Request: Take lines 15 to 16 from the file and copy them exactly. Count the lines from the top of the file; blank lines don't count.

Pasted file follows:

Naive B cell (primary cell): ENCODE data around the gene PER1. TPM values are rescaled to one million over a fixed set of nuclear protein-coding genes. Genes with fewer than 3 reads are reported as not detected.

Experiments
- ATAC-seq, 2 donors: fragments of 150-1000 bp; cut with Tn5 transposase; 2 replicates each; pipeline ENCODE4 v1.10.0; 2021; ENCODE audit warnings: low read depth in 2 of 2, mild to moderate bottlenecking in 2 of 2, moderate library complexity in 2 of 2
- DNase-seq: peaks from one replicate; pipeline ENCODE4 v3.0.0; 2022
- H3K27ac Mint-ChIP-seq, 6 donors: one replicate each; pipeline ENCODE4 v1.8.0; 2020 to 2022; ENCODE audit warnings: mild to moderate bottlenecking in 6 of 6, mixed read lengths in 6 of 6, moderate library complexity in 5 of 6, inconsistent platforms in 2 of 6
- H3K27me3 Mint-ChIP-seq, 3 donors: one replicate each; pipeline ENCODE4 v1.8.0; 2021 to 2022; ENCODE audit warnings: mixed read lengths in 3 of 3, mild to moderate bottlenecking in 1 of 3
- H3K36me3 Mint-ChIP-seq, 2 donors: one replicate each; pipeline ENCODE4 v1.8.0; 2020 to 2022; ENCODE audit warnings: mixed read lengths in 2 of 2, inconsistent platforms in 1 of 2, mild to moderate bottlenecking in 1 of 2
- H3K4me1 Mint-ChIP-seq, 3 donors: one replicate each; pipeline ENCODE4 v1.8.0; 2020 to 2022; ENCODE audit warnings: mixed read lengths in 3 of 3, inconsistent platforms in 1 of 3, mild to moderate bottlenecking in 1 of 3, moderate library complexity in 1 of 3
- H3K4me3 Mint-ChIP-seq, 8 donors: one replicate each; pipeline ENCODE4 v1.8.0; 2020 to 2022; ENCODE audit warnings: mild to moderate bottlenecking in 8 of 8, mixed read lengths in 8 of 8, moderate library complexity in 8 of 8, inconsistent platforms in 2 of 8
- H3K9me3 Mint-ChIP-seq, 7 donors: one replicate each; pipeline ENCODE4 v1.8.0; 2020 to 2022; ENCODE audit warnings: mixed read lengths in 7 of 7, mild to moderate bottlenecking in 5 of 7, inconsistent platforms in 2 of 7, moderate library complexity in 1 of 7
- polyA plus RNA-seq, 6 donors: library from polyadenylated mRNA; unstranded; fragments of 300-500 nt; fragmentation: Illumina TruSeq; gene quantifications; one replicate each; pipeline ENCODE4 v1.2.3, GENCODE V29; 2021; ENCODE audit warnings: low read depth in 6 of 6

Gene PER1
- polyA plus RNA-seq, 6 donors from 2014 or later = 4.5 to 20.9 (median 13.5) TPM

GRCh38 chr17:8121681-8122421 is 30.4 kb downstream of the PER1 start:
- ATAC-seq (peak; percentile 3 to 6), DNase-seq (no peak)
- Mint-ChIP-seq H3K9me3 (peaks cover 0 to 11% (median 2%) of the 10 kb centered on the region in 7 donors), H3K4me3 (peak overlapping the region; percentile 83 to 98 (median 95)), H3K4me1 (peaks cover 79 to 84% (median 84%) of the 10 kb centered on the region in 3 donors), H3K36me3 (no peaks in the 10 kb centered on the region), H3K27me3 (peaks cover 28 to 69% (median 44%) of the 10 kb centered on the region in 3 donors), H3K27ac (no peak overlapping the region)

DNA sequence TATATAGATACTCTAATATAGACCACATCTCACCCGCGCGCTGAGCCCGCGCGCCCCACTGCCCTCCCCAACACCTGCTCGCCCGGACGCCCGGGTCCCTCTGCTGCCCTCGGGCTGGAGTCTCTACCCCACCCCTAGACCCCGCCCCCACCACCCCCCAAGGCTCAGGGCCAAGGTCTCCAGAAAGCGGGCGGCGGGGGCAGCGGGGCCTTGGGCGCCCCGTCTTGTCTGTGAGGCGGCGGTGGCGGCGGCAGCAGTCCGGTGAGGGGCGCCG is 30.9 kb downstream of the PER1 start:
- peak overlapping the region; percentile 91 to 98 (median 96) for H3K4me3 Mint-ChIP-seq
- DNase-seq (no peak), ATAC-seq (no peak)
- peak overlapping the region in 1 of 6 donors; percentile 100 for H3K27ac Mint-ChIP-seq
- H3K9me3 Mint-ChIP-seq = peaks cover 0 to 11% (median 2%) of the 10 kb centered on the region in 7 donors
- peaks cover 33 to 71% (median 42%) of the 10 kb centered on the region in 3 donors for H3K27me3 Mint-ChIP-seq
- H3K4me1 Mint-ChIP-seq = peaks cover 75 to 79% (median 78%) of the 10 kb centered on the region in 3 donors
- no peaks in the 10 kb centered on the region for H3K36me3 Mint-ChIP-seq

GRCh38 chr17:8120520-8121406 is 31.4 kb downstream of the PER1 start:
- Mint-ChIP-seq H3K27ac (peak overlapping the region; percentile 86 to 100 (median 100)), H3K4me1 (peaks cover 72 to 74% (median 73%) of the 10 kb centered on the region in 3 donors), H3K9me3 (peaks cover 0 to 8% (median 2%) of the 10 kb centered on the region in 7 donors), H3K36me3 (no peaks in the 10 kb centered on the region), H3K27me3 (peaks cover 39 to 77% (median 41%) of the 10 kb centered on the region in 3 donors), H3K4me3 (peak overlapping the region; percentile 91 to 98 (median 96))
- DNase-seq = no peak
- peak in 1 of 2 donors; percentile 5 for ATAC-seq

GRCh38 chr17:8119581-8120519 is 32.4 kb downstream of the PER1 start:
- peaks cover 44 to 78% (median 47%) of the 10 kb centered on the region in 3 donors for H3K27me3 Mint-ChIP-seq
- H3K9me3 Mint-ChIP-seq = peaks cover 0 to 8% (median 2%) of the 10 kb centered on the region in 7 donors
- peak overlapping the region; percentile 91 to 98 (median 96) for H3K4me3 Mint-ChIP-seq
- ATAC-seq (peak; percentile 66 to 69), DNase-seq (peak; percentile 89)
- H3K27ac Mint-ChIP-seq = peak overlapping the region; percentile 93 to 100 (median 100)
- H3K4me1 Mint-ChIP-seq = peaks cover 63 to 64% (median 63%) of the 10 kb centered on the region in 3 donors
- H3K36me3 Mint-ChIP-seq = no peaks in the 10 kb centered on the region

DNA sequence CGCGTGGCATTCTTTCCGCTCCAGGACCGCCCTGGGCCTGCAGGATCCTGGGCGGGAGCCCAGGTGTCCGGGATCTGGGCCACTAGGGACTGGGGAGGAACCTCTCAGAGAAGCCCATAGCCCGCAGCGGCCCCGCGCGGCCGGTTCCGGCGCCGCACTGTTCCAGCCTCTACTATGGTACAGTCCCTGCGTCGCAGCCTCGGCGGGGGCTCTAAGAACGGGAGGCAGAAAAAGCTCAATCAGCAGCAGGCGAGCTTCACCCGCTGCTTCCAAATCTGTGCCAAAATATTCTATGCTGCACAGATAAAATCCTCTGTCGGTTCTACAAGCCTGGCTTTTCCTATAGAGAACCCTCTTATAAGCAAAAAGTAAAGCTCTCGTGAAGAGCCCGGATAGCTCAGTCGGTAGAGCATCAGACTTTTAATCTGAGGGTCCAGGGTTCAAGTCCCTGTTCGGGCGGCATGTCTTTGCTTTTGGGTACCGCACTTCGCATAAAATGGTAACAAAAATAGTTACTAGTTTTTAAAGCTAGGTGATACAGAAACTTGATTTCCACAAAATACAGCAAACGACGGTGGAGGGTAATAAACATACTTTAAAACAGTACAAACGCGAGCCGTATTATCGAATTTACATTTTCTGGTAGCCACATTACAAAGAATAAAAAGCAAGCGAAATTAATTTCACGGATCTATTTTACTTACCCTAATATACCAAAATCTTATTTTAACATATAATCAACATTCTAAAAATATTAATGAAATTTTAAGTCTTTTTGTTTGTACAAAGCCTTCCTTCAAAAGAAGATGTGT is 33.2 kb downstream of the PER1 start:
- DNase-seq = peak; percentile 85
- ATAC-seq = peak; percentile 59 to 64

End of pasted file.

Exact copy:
- ATAC-seq (peak; percentile 3 to 6), DNase-seq (no peak)
- Mint-ChIP-seq H3K9me3 (peaks cover 0 to 11% (median 2%) of the 10 kb centered on the region in 7 donors), H3K4me3 (peak overlapping the region; percentile 83 to 98 (median 95)), H3K4me1 (peaks cover 79 to 84% (median 84%) of the 10 kb centered on the region in 3 donors), H3K36me3 (no peaks in the 10 kb centered on the region), H3K27me3 (peaks cover 28 to 69% (median 44%) of the 10 kb centered on the region in 3 donors), H3K27ac (no peak overlapping the region)